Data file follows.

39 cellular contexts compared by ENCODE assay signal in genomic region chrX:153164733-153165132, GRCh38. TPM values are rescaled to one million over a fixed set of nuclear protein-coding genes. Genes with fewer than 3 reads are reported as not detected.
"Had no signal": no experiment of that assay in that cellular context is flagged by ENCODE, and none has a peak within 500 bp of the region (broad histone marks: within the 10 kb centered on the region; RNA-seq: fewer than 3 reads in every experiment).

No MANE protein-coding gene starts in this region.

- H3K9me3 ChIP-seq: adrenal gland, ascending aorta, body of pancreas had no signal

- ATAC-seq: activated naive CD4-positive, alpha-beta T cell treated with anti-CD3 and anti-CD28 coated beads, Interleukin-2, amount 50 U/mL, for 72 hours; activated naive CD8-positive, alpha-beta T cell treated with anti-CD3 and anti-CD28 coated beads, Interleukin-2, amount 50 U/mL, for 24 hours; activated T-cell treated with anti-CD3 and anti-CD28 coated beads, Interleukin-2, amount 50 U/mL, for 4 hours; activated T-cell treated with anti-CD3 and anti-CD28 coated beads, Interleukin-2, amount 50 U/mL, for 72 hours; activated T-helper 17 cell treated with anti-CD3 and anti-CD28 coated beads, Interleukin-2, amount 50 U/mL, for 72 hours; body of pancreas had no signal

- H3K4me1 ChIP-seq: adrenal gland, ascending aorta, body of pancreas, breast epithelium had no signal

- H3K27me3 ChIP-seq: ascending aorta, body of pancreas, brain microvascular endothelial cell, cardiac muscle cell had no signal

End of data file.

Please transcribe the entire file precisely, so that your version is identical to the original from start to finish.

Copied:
39 cellular contexts compared by ENCODE assay signal in genomic region chrX:153164733-153165132, GRCh38. TPM values are rescaled to one million over a fixed set of nuclear protein-coding genes. Genes with fewer than 3 reads are reported as not detected.
"Had no signal": no experiment of that assay in that cellular context is flagged by ENCODE, and none has a peak within 500 bp of the region (broad histone marks: within the 10 kb centered on the region; RNA-seq: fewer than 3 reads in every experiment).

No MANE protein-coding gene starts in this region.

- H3K9me3 ChIP-seq: adrenal gland, ascending aorta, body of pancreas had no signal

- ATAC-seq: activated naive CD4-positive, alpha-beta T cell treated with anti-CD3 and anti-CD28 coated beads, Interleukin-2, amount 50 U/mL, for 72 hours; activated naive CD8-positive, alpha-beta T cell treated with anti-CD3 and anti-CD28 coated beads, Interleukin-2, amount 50 U/mL, for 24 hours; activated T-cell treated with anti-CD3 and anti-CD28 coated beads, Interleukin-2, amount 50 U/mL, for 4 hours; activated T-cell treated with anti-CD3 and anti-CD28 coated beads, Interleukin-2, amount 50 U/mL, for 72 hours; activated T-helper 17 cell treated with anti-CD3 and anti-CD28 coated beads, Interleukin-2, amount 50 U/mL, for 72 hours; body of pancreas had no signal

- H3K4me1 ChIP-seq: adrenal gland, ascending aorta, body of pancreas, breast epithelium had no signal

- H3K27me3 ChIP-seq: ascending aorta, body of pancreas, brain microvascular endothelial cell, cardiac muscle cell had no signal